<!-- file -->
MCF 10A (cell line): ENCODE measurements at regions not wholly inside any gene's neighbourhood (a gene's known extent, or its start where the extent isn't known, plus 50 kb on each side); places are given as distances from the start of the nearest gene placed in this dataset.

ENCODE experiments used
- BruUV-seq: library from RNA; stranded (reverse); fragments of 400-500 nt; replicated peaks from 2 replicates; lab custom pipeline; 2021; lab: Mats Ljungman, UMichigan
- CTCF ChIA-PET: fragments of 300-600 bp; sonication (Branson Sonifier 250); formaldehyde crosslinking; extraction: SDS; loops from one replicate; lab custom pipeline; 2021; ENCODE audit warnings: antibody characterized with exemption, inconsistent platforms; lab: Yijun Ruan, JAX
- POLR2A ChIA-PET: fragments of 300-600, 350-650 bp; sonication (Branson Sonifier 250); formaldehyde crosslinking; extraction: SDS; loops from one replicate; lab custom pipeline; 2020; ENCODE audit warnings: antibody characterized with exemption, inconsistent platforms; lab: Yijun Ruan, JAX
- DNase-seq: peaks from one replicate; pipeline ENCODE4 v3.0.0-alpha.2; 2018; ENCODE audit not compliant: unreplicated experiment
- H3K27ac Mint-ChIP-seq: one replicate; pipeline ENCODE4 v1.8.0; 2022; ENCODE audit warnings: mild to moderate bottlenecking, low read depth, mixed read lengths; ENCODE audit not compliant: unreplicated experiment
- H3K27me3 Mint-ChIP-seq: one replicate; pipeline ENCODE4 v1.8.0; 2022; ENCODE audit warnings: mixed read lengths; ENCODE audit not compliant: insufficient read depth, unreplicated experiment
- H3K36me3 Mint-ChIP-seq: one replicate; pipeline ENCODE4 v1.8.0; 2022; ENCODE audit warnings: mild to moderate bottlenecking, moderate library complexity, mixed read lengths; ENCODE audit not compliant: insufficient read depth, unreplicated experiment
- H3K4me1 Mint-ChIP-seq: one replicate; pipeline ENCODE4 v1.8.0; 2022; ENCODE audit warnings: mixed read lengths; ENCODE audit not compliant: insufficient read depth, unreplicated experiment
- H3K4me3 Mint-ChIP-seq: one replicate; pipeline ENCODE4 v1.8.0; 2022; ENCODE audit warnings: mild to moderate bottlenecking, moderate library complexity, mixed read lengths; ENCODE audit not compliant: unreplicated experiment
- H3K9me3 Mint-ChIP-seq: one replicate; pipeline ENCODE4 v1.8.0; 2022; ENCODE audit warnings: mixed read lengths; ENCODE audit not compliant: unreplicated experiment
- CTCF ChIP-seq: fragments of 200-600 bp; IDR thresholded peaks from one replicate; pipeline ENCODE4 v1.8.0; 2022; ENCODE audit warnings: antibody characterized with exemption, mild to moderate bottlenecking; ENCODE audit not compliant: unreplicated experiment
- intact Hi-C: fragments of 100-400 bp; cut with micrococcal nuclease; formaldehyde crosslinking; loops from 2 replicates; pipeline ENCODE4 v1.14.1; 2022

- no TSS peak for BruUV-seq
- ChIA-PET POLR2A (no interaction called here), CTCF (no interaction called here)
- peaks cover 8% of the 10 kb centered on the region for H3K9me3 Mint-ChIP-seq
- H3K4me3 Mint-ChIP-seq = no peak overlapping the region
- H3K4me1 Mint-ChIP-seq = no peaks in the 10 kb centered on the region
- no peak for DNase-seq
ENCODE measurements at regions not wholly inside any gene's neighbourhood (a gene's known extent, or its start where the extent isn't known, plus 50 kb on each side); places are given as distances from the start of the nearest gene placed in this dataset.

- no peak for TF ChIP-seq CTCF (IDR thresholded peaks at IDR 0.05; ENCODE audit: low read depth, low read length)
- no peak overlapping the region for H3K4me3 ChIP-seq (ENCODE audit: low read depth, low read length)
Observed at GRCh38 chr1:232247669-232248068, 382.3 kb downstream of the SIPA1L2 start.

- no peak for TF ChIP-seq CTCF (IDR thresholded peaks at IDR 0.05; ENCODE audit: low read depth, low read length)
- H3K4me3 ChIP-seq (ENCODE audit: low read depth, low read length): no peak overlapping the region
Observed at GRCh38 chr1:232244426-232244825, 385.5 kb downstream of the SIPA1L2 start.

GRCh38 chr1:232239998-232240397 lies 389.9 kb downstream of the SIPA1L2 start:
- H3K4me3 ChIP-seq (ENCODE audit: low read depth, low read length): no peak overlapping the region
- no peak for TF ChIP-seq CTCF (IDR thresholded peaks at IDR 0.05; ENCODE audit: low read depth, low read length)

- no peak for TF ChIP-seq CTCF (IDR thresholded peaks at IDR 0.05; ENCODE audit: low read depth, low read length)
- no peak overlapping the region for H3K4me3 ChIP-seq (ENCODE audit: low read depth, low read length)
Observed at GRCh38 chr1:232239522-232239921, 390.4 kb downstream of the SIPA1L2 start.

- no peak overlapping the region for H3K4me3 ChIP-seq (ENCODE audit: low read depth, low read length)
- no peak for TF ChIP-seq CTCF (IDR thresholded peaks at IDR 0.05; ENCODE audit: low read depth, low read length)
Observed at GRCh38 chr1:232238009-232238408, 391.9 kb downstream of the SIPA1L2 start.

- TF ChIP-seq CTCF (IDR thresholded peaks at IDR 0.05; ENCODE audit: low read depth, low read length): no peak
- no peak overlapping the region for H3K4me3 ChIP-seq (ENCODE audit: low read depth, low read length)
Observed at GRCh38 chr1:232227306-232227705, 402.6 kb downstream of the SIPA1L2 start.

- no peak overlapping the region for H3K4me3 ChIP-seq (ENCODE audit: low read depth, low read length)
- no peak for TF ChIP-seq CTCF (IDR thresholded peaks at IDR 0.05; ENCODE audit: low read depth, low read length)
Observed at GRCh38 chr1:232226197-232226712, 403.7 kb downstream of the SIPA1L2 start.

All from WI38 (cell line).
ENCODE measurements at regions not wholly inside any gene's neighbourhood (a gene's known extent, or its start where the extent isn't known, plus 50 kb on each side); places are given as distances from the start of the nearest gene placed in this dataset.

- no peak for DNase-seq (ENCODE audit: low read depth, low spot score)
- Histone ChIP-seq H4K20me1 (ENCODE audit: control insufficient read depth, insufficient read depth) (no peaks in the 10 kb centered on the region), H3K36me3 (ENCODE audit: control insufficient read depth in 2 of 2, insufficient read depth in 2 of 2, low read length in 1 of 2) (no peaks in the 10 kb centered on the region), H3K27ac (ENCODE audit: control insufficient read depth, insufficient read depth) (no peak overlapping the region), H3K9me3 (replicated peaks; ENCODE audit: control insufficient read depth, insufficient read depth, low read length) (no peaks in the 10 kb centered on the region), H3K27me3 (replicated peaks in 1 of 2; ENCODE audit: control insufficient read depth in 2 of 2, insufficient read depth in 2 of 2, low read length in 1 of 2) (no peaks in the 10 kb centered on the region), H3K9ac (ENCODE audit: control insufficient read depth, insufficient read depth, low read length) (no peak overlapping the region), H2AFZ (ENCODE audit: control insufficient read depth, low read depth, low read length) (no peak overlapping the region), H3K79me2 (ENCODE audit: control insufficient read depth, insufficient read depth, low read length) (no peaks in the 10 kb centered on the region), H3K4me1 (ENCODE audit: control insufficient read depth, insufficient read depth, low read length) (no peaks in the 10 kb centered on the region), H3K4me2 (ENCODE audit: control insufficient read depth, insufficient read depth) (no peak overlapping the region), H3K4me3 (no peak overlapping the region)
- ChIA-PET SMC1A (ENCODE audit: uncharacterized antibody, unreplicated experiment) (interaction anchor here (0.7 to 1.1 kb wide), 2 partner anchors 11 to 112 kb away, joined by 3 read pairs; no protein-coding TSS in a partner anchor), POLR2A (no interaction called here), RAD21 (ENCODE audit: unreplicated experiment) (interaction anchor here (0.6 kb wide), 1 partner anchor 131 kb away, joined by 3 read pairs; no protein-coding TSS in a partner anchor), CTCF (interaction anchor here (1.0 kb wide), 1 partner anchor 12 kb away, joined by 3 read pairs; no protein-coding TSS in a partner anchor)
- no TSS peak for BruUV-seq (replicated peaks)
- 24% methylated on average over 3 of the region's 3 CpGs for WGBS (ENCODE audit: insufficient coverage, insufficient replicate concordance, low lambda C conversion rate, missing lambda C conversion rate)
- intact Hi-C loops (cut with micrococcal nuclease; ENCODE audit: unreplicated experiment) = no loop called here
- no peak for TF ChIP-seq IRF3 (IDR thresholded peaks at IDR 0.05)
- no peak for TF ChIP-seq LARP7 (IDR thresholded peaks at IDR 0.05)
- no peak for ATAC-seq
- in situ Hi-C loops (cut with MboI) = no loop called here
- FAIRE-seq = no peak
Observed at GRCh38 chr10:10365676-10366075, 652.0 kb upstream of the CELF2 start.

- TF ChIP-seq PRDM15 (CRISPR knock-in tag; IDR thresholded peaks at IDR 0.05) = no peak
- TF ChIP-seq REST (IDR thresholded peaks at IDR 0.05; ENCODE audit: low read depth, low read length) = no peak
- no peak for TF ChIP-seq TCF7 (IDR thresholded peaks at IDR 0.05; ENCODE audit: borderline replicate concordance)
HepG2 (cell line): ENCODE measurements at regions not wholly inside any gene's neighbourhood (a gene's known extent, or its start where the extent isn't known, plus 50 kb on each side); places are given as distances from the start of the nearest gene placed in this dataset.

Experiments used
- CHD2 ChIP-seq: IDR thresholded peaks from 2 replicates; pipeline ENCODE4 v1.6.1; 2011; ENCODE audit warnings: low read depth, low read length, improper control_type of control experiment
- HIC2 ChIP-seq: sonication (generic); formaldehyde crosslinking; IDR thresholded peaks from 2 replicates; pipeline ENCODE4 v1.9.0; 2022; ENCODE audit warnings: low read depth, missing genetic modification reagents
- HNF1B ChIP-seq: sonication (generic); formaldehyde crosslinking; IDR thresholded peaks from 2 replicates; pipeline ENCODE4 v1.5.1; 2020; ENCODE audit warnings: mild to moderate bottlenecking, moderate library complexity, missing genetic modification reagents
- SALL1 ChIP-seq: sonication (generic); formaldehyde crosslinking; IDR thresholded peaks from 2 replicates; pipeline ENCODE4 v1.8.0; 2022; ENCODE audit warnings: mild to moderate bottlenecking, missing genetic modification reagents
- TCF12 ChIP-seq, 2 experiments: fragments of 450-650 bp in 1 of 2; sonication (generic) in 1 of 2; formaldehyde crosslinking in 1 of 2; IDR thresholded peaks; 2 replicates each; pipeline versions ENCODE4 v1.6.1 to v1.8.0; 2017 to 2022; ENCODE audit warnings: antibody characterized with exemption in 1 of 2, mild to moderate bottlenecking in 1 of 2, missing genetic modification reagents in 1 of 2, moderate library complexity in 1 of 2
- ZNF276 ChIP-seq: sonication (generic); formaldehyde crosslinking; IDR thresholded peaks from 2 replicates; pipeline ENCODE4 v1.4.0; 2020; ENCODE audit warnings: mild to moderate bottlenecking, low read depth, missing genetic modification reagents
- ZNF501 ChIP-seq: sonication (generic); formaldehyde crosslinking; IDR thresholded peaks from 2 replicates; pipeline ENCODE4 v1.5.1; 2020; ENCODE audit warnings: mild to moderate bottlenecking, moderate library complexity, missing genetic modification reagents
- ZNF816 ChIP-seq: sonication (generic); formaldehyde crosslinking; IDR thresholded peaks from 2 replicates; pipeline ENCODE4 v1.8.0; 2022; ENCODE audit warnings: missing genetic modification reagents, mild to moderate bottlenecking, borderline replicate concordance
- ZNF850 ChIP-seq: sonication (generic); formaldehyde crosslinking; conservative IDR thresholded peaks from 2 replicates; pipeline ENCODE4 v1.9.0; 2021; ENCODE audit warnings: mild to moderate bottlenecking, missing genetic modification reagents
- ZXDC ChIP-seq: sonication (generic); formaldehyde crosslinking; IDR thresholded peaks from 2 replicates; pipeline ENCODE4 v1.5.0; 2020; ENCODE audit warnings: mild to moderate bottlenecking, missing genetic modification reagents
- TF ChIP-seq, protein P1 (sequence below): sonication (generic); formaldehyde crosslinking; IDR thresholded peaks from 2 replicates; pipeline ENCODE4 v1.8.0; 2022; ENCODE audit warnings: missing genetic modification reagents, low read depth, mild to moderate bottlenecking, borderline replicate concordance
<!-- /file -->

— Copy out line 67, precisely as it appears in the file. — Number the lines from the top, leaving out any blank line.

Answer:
- ZNF276 ChIP-seq: sonication (generic); formaldehyde crosslinking; IDR thresholded peaks from 2 replicates; pipeline ENCODE4 v1.4.0; 2020; ENCODE audit warnings: mild to moderate bottlenecking, low read depth, missing genetic modification reagents